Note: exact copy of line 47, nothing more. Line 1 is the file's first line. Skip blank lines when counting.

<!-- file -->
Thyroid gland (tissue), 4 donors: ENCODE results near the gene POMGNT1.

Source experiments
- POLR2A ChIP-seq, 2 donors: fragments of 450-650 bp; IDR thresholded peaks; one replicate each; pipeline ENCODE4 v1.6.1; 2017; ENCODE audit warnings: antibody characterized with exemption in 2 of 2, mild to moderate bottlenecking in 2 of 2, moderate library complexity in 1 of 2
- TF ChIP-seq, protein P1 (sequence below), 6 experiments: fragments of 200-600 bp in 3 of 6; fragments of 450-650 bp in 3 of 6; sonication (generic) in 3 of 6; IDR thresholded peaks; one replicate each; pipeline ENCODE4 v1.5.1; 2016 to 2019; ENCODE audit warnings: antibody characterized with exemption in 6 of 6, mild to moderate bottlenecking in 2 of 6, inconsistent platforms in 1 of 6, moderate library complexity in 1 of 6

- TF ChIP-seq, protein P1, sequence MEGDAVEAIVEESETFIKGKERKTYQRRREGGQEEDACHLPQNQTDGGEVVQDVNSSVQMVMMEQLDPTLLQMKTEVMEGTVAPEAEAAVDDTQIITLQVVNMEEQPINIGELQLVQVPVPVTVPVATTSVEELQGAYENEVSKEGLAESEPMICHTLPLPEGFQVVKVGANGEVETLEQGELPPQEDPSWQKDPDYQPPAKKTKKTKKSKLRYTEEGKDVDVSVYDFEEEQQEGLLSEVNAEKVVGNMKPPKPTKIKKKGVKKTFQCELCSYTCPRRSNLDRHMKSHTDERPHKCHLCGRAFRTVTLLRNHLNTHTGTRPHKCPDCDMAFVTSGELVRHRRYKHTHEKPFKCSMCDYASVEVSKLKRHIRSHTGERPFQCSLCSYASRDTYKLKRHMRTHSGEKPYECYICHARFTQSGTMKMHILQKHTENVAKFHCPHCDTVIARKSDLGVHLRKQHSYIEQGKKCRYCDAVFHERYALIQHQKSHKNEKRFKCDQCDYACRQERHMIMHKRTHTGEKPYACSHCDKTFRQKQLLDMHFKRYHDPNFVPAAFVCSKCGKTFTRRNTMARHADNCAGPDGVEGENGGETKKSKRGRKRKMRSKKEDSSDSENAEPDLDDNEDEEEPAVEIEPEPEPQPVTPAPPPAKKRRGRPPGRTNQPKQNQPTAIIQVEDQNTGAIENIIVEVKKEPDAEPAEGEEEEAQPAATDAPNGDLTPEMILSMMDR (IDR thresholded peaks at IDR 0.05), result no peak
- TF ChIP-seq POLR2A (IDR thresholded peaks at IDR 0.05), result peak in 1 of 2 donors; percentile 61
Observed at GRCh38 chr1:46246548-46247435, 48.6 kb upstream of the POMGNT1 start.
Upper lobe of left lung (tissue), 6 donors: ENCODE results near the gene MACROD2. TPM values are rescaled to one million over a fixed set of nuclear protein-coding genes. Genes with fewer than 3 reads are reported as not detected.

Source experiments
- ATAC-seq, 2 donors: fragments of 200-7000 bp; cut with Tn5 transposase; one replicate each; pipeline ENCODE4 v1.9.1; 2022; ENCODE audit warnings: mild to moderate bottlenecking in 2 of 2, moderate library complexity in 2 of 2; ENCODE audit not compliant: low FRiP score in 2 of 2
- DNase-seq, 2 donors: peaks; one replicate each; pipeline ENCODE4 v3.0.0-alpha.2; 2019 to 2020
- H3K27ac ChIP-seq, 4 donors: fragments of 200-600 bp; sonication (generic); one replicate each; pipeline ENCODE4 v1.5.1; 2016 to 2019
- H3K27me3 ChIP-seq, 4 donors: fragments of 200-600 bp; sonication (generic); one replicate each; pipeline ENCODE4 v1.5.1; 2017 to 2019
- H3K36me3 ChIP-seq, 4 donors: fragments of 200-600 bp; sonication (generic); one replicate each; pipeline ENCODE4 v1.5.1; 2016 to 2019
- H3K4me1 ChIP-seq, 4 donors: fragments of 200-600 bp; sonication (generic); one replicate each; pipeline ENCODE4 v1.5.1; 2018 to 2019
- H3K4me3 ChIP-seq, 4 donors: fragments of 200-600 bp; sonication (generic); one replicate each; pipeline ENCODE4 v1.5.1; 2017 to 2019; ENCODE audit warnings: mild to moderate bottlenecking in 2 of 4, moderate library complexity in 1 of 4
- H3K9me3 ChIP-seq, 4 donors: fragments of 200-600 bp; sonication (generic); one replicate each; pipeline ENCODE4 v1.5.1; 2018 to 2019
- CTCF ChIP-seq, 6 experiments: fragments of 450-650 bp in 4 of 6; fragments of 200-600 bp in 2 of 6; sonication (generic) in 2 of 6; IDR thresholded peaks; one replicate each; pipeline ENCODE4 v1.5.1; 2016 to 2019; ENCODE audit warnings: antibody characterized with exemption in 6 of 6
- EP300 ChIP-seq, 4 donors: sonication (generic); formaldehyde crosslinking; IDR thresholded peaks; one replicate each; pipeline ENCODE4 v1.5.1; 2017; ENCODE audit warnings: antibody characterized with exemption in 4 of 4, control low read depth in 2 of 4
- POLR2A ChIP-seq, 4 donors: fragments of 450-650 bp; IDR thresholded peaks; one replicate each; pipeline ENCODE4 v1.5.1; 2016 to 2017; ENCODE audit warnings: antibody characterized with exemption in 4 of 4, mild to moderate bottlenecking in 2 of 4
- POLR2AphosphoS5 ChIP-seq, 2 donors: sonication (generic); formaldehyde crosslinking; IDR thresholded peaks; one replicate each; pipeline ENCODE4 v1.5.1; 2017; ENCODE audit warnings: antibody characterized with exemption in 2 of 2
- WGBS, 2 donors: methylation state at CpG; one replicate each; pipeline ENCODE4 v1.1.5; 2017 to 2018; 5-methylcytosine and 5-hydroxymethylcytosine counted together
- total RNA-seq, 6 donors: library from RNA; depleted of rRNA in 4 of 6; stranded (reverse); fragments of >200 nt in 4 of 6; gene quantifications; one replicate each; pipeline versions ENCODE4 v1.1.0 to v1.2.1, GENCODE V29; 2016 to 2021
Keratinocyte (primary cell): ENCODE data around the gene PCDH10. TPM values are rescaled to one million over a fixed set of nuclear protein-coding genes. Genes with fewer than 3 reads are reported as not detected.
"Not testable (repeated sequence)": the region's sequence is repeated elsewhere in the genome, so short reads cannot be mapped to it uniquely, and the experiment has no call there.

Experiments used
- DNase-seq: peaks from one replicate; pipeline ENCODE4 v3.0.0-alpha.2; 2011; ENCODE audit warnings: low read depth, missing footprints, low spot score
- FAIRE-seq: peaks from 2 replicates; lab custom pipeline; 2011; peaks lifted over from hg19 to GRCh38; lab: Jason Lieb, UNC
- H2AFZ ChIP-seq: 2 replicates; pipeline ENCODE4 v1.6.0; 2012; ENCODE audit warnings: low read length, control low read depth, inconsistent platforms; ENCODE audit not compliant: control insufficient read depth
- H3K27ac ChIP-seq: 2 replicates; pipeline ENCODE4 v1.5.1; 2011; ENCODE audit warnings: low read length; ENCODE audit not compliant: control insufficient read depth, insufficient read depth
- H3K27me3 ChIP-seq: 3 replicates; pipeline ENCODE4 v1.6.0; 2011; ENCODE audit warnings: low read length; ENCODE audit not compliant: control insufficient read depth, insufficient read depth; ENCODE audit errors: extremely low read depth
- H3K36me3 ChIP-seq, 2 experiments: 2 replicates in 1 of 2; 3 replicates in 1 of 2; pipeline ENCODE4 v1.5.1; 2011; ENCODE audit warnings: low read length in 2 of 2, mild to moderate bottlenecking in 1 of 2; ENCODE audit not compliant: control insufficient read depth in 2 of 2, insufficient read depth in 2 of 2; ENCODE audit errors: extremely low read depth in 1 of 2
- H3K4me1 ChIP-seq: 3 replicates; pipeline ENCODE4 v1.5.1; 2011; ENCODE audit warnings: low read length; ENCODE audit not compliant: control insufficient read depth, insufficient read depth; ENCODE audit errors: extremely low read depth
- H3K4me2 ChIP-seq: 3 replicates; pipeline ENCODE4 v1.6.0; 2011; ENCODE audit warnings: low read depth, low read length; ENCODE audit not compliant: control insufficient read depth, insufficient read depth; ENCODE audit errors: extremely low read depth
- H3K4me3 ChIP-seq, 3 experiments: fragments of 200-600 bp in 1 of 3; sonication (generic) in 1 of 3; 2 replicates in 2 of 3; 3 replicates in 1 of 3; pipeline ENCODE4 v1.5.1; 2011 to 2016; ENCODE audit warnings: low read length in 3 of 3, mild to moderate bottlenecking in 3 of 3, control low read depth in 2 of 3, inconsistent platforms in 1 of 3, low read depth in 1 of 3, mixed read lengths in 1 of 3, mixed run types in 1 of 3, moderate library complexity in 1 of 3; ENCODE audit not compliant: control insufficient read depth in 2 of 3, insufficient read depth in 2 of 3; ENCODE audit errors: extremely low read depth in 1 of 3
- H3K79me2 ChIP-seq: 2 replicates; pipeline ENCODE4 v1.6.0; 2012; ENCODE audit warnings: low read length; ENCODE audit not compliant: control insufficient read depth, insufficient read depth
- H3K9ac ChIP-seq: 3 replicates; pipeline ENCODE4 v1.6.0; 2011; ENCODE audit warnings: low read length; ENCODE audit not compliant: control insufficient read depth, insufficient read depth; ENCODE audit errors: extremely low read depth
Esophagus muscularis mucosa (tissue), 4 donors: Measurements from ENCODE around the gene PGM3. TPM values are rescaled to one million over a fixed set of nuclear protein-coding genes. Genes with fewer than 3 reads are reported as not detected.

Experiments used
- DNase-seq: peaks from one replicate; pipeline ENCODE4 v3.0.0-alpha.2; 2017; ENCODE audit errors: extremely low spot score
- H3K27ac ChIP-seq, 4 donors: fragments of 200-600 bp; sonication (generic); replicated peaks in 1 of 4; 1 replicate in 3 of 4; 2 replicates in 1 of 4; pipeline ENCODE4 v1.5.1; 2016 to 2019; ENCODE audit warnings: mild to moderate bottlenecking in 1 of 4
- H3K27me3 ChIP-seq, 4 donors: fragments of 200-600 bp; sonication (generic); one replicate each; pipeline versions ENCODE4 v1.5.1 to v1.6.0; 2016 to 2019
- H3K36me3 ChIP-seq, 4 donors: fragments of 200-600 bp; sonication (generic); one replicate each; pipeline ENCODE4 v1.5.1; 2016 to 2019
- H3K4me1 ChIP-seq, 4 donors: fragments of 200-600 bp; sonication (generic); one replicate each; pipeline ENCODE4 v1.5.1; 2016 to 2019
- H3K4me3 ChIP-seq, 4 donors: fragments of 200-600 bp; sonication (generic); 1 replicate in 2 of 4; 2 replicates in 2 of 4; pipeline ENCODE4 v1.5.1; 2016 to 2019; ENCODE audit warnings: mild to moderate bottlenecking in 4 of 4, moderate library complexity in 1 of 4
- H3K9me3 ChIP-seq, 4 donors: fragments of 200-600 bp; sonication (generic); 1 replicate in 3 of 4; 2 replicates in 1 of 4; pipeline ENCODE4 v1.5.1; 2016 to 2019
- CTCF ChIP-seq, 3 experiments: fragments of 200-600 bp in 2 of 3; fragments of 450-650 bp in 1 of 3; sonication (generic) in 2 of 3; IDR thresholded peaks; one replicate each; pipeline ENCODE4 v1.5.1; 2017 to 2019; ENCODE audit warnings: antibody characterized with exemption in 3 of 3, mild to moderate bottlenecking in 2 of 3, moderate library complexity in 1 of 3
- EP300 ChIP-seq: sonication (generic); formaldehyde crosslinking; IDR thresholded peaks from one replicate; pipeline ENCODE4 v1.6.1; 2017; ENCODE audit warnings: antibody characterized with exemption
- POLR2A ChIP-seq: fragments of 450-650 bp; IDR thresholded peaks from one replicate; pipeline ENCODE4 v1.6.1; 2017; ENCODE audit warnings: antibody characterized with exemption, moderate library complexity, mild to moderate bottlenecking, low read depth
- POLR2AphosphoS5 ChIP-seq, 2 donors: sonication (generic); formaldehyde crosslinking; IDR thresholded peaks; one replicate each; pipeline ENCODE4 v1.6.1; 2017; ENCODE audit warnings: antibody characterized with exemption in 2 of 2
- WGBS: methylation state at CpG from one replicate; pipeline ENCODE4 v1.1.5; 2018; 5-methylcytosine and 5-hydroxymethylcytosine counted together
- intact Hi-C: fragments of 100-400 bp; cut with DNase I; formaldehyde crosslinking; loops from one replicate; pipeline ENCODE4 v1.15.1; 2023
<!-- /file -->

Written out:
- CTCF ChIP-seq, 3 experiments: fragments of 200-600 bp in 2 of 3; fragments of 450-650 bp in 1 of 3; sonication (generic) in 2 of 3; IDR thresholded peaks; one replicate each; pipeline ENCODE4 v1.5.1; 2017 to 2019; ENCODE audit warnings: antibody characterized with exemption in 3 of 3, mild to moderate bottlenecking in 2 of 3, moderate library complexity in 1 of 3